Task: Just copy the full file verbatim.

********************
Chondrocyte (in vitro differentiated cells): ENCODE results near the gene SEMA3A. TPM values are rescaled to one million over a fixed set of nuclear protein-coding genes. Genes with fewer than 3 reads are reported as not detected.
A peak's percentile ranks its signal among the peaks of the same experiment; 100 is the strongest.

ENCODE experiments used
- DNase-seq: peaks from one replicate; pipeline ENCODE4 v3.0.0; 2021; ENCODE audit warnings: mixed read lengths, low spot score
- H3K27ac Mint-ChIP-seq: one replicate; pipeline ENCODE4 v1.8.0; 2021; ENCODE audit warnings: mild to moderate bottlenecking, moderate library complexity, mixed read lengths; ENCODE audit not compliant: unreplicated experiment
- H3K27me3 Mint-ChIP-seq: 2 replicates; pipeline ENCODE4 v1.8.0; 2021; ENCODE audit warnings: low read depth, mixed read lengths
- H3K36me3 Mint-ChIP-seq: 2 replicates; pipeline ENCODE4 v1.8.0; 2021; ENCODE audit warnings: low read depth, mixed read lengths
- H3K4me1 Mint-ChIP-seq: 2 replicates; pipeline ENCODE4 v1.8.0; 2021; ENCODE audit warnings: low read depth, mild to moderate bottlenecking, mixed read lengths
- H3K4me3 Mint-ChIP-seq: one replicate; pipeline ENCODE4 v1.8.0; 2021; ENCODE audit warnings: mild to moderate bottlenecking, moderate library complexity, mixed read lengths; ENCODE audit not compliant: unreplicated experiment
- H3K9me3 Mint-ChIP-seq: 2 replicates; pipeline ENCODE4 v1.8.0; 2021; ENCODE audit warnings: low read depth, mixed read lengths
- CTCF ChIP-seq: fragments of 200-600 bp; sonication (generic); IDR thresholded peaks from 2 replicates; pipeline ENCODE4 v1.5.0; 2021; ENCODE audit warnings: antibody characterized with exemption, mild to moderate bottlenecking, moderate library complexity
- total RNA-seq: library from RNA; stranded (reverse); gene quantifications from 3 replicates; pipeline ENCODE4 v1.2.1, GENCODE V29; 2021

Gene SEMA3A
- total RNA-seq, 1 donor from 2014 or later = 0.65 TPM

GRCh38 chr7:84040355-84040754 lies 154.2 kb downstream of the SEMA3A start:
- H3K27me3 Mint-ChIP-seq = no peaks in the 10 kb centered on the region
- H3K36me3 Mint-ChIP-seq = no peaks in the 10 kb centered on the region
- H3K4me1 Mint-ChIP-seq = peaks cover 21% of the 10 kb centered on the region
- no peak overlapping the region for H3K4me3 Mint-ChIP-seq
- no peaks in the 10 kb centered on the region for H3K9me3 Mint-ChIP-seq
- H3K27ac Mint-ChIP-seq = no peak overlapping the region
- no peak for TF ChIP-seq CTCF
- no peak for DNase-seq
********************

Chondrocyte (in vitro differentiated cells): ENCODE results near the gene SEMA3A. TPM values are rescaled to one million over a fixed set of nuclear protein-coding genes. Genes with fewer than 3 reads are reported as not detected.
A peak's percentile ranks its signal among the peaks of the same experiment; 100 is the strongest.

ENCODE experiments used
- DNase-seq: peaks from one replicate; pipeline ENCODE4 v3.0.0; 2021; ENCODE audit warnings: mixed read lengths, low spot score
- H3K27ac Mint-ChIP-seq: one replicate; pipeline ENCODE4 v1.8.0; 2021; ENCODE audit warnings: mild to moderate bottlenecking, moderate library complexity, mixed read lengths; ENCODE audit not compliant: unreplicated experiment
- H3K27me3 Mint-ChIP-seq: 2 replicates; pipeline ENCODE4 v1.8.0; 2021; ENCODE audit warnings: low read depth, mixed read lengths
- H3K36me3 Mint-ChIP-seq: 2 replicates; pipeline ENCODE4 v1.8.0; 2021; ENCODE audit warnings: low read depth, mixed read lengths
- H3K4me1 Mint-ChIP-seq: 2 replicates; pipeline ENCODE4 v1.8.0; 2021; ENCODE audit warnings: low read depth, mild to moderate bottlenecking, mixed read lengths
- H3K4me3 Mint-ChIP-seq: one replicate; pipeline ENCODE4 v1.8.0; 2021; ENCODE audit warnings: mild to moderate bottlenecking, moderate library complexity, mixed read lengths; ENCODE audit not compliant: unreplicated experiment
- H3K9me3 Mint-ChIP-seq: 2 replicates; pipeline ENCODE4 v1.8.0; 2021; ENCODE audit warnings: low read depth, mixed read lengths
- CTCF ChIP-seq: fragments of 200-600 bp; sonication (generic); IDR thresholded peaks from 2 replicates; pipeline ENCODE4 v1.5.0; 2021; ENCODE audit warnings: antibody characterized with exemption, mild to moderate bottlenecking, moderate library complexity
- total RNA-seq: library from RNA; stranded (reverse); gene quantifications from 3 replicates; pipeline ENCODE4 v1.2.1, GENCODE V29; 2021

Gene SEMA3A
- total RNA-seq, 1 donor from 2014 or later = 0.65 TPM

GRCh38 chr7:84040355-84040754 lies 154.2 kb downstream of the SEMA3A start:
- H3K27me3 Mint-ChIP-seq = no peaks in the 10 kb centered on the region
- H3K36me3 Mint-ChIP-seq = no peaks in the 10 kb centered on the region
- H3K4me1 Mint-ChIP-seq = peaks cover 21% of the 10 kb centered on the region
- no peak overlapping the region for H3K4me3 Mint-ChIP-seq
- no peaks in the 10 kb centered on the region for H3K9me3 Mint-ChIP-seq
- H3K27ac Mint-ChIP-seq = no peak overlapping the region
- no peak for TF ChIP-seq CTCF
- no peak for DNase-seq